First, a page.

The secret plan of a Russian company to suppress protests in Sudan

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At the same time, a more insidious strategy was developed – a strategy in which false information was disseminated on social media, Israel was blamed for rioting, and even public executions were conducted to give an example of "looters."

The author of this strategy was not the Sudanese government. According to CNN, it was created by a Russian company tied to a Kremlin-fined oligarch: Yevgeny Prigozhin.

Several government and military sources in Khartoum have confirmed to CNN that the Bashir government has received and responded to the proposals before Bashir was ousted in a coup earlier this month. A former regime official said Russian advisers monitored the protests and started working out a plan to counteract them with "minimal but acceptable loss of life".

The documents, while not from official Russian authorities, were essentially a draft to protect the interests of the Kremlin in Sudan and to keep Bashir in power.

The documents viewed by CNN, including letters and internal corporate communications, are among several thousand identified and investigated by the London-based Dossier Center, which is run by exiled Russian businessman Mikhail Khodorkovsky.

The Dossier Center receives data, documents and other information from a variety of sources, often anonymously, and shares it with journalists. Chodorkovsky was tortured for alleged corruption in Russia by President Vladimir Putin and spent several years in prison for alleged tax fraud, which he has always denied.

CNN rated the documents as credible. They are also consistent with the reports of witnesses who said Russian observers had been seen in the recent protests in Sudan.

Police bombarded demonstrators in Khartoum with tear gas in December.

Sudan was Moscow's model for expanding its influence in Africa and around the world: a mix of private and state interests that rewards both the oligarchs and the Kremlin. It is a cost-effective strategy that will take Moscow to strategically important locations without the commitment of regular forces or large investments by the Russian government. Instead, companies are used to provide private contractors for commercial concessions.

In fact, the documents viewed by CNN come from a St. Petersburg-based company M-Invest, which has an office in the Sudanese capital, Khartoum. M-Invest calls its core business the "extraction of ores and precious metal sand". As CNN has previously reported, the company received concessions for a gold mine in Sudan.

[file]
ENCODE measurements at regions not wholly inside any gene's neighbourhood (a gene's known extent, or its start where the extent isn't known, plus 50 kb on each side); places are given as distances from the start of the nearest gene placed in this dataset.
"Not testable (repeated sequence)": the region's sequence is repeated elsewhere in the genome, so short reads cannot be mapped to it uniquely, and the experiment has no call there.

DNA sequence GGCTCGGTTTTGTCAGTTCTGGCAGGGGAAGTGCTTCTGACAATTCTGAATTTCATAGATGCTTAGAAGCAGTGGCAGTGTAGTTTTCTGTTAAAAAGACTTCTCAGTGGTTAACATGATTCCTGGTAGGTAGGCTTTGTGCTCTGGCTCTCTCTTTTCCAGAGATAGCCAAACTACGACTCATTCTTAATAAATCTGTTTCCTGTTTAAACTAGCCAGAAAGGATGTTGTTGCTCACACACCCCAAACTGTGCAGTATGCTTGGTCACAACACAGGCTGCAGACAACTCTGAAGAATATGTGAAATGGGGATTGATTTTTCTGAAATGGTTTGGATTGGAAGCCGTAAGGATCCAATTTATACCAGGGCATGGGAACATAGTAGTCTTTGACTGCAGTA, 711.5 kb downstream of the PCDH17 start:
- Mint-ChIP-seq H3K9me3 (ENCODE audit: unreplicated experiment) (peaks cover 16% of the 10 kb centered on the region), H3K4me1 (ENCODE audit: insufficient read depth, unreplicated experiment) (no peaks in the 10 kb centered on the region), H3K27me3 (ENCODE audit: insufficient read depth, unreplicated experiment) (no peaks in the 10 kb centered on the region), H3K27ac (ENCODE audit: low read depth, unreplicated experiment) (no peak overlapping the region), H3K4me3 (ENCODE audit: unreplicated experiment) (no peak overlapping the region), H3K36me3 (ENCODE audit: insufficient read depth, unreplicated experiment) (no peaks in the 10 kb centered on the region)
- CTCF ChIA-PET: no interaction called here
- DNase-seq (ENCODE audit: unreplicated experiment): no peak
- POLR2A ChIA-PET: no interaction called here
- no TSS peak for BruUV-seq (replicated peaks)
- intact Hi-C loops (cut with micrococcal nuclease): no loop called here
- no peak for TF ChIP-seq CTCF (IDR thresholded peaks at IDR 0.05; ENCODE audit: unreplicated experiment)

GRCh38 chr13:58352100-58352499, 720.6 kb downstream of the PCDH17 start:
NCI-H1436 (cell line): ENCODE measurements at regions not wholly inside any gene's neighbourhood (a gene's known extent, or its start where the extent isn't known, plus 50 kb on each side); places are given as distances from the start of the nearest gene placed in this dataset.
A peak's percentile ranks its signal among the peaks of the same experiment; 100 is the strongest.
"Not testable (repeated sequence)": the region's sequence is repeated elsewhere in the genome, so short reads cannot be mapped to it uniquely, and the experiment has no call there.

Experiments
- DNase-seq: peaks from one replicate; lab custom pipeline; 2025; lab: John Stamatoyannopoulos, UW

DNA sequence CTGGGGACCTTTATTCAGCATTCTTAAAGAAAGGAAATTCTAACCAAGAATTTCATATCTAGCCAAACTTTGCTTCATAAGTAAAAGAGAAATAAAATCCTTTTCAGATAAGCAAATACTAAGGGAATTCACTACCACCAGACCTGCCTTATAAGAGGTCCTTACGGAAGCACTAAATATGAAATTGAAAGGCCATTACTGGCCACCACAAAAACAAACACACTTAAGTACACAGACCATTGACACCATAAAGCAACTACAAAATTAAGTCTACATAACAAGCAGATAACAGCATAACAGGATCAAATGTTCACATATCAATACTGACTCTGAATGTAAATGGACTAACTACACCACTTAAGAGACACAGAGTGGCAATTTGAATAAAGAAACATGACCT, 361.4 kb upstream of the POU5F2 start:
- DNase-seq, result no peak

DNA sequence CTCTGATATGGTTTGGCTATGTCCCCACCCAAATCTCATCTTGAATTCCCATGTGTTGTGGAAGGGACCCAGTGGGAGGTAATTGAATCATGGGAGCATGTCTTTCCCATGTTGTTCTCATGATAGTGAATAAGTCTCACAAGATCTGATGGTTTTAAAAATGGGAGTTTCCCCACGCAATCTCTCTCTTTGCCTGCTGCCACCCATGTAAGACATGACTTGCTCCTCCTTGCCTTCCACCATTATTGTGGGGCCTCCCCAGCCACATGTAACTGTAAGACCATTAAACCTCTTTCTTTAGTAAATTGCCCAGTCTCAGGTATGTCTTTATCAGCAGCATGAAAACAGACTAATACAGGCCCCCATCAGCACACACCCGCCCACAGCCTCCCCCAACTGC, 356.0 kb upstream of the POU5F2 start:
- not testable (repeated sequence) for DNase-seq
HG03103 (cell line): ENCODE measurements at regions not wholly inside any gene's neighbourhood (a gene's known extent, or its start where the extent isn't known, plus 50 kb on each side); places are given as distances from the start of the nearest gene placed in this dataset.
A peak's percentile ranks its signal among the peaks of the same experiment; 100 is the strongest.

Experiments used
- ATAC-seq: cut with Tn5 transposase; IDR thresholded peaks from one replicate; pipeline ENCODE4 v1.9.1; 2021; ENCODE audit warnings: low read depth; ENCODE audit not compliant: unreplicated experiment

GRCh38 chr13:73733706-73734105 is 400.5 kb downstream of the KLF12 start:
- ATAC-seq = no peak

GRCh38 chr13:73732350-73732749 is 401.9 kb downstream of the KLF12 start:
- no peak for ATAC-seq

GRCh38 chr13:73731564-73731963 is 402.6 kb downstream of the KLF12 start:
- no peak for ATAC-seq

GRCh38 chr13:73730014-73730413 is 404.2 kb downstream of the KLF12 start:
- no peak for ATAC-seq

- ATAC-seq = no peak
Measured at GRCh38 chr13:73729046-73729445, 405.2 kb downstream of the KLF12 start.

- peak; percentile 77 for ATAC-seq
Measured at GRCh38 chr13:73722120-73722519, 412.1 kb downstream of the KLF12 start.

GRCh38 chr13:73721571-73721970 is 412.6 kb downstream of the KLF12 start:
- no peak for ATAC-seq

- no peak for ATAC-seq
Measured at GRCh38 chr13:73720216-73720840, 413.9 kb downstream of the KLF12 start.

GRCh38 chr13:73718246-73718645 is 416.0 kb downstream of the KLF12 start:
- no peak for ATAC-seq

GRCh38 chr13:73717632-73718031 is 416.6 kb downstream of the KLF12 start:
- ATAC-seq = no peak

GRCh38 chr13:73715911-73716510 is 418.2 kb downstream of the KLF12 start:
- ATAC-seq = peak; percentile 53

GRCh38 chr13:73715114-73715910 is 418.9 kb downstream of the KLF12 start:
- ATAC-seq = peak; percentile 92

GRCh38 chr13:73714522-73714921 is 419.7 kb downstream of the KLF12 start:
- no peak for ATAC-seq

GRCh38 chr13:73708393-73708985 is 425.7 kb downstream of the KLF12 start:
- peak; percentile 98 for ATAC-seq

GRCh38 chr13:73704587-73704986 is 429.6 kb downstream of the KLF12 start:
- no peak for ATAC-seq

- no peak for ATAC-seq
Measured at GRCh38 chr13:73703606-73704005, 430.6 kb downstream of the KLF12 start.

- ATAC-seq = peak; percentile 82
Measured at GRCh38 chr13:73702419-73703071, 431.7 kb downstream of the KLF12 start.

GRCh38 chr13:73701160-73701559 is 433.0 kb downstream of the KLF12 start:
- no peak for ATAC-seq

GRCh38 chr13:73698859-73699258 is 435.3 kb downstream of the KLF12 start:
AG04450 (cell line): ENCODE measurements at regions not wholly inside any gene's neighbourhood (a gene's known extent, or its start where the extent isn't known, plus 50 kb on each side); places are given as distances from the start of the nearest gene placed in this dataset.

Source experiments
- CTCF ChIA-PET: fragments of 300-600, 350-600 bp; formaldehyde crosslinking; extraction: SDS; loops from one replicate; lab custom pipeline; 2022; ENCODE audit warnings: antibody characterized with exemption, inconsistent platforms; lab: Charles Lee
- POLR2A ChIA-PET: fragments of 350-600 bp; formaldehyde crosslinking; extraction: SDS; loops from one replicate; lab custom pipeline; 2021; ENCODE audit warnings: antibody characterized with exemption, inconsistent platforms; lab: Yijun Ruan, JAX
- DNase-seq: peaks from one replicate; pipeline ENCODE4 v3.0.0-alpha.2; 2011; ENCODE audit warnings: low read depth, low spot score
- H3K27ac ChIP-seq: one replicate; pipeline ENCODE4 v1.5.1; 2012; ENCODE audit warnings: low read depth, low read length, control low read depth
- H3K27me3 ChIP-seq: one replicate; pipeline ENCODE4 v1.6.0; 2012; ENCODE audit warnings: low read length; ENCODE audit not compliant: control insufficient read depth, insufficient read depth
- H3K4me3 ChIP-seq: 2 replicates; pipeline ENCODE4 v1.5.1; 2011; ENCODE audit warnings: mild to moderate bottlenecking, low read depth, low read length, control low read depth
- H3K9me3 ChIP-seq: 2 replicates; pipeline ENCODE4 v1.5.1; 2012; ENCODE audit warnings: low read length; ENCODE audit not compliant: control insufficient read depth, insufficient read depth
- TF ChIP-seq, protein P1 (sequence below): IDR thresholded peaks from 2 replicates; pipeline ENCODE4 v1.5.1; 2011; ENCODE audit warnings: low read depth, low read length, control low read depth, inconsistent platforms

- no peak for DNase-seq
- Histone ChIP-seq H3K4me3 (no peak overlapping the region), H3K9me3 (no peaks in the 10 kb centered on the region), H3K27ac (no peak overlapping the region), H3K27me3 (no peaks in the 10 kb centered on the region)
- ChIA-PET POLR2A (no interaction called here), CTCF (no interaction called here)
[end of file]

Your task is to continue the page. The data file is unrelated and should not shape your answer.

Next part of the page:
His activities, however, seem to have gone far beyond mining.

What the documents of the Dossier Center show

President Bashir maintained a close relationship with the Kremlin, which traveled to Moscow in 2017. Russia delivered modern Su-35 fighters in the same year. Put simply, Russia had placed a big bet on Bashir. As a protest against the regime gained momentum, this bet was endangered.

According to documents reviewed by CNN, M-Invest has developed a plan to discredit and suppress these protests.

A document released in early January by CNN suggests spreading the claim that protesters attacked mosques and hospitals. It also suggested creating a picture of protesters as "enemies of Islam and traditional values" by putting LGBT flags under them. She proposed a social media campaign claiming that "Israel supports the demonstrators."

An excerpt from the documents contains a plan to disseminate disinformation.

The strategy also suggested that the government "simulate a dialogue with the opposition and demonstrate the openness of the government" in order to "isolate the protest leaders and gain time".

M-Invest suggested ways to make the government look good – through the widespread "free distribution of bread, flour, grains and food".

The focus, however, was mainly on the protests. It was recommended to produce evidence of arson of demonstrators against mosques, hospitals and day care centers. [and] Steal grain from the public store. "

She also suggested blaming the West for the protests and "fully informing the media about the interrogation of detainees, admitting that they have arrived to organize a civil war in Sudan." And it was even suggested "to carry out public executions of looters and other spectacular events in order to distract the protested audience."

CNN has tried several times to reach M-Invest. Her phone number in St. Petersburg did not work. An Arab spokesman answered a call in his office in Khartoum, but hung up. CNN visited the address, but was informed that the room had been leased to a Russian company called Mir Gold.

Another company document recommended the arrest of protesters on the day before the scheduled demonstrations – and the dissemination of disinformation by stating that protesters had been paid to participate. Also recommended: Show how "security forces arrested a car carrying weapons, foreign currency, propaganda material operated by foreign citizens."

In December protests took place in Sudan.

M-Invest also suggested setting up social media teams to attack the protest movement, "start a dispute with users and express an alternative agenda … The optimum number of parallel accounts – 40-50."

In a way, the book is similar to the one used by the Internet Research Agency, accused by the US authorities of interfering with the 2016 US election campaign.